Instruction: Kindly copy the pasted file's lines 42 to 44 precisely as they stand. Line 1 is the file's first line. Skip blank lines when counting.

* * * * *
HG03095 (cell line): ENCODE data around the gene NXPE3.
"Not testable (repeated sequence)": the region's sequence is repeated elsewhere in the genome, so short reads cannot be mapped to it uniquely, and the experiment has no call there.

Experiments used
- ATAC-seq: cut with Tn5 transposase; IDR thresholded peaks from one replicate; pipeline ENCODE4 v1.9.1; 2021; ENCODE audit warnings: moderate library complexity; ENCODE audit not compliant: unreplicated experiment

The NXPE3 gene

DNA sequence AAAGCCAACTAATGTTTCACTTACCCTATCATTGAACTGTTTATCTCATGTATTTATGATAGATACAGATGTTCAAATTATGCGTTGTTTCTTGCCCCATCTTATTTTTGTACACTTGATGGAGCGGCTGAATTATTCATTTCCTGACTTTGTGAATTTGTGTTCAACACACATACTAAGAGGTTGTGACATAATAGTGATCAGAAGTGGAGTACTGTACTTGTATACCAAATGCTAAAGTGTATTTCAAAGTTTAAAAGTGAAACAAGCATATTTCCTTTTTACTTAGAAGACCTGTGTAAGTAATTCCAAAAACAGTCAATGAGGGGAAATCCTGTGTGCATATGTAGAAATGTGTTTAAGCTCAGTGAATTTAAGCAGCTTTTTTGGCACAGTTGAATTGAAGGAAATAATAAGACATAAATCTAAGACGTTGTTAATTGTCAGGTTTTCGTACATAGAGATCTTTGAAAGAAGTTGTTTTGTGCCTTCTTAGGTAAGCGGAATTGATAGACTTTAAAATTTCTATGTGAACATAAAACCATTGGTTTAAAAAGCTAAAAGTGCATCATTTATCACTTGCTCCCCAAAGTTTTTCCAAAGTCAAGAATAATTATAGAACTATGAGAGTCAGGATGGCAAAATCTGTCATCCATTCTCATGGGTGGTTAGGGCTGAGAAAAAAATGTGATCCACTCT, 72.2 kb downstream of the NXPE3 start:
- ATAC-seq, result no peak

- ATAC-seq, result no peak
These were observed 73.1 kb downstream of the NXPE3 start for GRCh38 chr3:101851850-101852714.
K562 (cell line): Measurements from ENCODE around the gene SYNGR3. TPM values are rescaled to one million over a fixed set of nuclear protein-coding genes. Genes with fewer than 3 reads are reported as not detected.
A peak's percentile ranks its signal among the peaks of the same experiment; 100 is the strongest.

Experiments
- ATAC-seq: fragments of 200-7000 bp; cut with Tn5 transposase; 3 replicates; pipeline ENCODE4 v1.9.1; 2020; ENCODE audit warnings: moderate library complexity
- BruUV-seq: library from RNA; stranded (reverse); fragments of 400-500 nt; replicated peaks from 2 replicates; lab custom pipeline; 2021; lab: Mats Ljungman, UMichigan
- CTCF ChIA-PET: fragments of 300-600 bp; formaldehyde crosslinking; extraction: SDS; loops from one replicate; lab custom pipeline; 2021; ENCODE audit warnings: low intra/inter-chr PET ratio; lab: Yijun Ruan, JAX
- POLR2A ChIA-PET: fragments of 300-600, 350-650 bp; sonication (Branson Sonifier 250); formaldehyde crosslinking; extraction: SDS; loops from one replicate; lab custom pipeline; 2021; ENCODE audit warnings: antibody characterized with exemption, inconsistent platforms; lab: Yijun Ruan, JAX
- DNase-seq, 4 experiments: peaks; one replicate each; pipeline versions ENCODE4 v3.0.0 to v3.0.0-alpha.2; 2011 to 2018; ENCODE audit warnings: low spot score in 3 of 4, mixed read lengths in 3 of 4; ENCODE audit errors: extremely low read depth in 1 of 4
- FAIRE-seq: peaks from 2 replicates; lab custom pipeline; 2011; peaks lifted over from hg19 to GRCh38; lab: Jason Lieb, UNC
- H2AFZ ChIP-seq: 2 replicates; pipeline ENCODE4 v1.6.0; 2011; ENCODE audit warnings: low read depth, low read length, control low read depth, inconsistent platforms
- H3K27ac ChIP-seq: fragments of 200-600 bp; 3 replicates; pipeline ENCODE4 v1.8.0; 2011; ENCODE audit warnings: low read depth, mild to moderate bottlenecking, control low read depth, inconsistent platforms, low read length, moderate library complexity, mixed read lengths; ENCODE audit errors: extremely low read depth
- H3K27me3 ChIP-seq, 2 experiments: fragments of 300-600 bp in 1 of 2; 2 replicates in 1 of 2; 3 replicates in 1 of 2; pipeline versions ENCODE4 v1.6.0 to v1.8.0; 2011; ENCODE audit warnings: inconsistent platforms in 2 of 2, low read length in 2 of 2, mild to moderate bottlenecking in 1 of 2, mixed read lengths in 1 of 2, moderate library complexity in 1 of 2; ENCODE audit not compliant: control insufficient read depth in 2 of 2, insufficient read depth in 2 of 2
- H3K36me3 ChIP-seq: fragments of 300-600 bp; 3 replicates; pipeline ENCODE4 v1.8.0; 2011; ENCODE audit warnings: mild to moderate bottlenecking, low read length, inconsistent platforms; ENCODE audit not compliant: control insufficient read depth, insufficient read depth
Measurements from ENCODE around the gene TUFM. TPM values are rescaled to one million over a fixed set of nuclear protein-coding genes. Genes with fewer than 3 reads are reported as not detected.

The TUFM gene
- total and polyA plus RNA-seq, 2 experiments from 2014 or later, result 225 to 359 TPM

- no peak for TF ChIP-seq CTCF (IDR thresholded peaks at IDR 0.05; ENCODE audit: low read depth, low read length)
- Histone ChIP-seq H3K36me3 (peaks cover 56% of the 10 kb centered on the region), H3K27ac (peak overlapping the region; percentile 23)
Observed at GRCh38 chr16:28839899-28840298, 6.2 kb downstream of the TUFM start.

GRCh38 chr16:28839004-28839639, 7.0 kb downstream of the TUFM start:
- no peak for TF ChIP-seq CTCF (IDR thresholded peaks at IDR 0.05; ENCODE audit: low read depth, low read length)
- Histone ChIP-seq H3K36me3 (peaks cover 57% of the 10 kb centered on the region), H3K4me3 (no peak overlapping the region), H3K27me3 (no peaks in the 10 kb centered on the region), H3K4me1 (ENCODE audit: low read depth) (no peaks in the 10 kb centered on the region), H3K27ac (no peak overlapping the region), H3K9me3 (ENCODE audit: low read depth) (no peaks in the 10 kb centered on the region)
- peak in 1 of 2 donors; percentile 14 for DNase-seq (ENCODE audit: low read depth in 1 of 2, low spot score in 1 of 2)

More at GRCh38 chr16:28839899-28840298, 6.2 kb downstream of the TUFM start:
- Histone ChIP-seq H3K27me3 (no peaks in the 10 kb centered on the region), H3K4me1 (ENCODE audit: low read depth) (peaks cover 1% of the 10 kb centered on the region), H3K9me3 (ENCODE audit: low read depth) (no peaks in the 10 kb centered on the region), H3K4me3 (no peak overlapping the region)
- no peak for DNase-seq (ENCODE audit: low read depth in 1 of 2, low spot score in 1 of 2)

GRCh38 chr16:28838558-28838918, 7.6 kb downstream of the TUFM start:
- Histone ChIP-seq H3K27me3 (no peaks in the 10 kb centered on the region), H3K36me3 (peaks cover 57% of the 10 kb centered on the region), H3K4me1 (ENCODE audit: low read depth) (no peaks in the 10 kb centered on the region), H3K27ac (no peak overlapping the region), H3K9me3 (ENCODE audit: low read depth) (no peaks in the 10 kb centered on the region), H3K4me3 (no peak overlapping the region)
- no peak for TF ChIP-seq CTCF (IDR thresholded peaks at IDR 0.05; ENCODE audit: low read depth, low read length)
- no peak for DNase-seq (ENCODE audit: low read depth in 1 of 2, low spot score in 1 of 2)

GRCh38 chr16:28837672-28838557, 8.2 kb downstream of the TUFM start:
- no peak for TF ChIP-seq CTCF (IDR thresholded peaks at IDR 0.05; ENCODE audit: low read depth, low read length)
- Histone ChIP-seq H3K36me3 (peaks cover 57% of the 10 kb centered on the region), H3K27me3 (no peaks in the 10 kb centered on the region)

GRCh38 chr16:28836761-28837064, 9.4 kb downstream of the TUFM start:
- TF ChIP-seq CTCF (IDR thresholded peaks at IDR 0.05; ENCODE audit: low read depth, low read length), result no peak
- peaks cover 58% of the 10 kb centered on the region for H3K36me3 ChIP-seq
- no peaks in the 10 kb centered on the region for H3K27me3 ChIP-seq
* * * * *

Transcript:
- Histone ChIP-seq H3K36me3 (peaks cover 57% of the 10 kb centered on the region), H3K27me3 (no peaks in the 10 kb centered on the region)

GRCh38 chr16:28836761-28837064, 9.4 kb downstream of the TUFM start:
- TF ChIP-seq CTCF (IDR thresholded peaks at IDR 0.05; ENCODE audit: low read depth, low read length), result no peak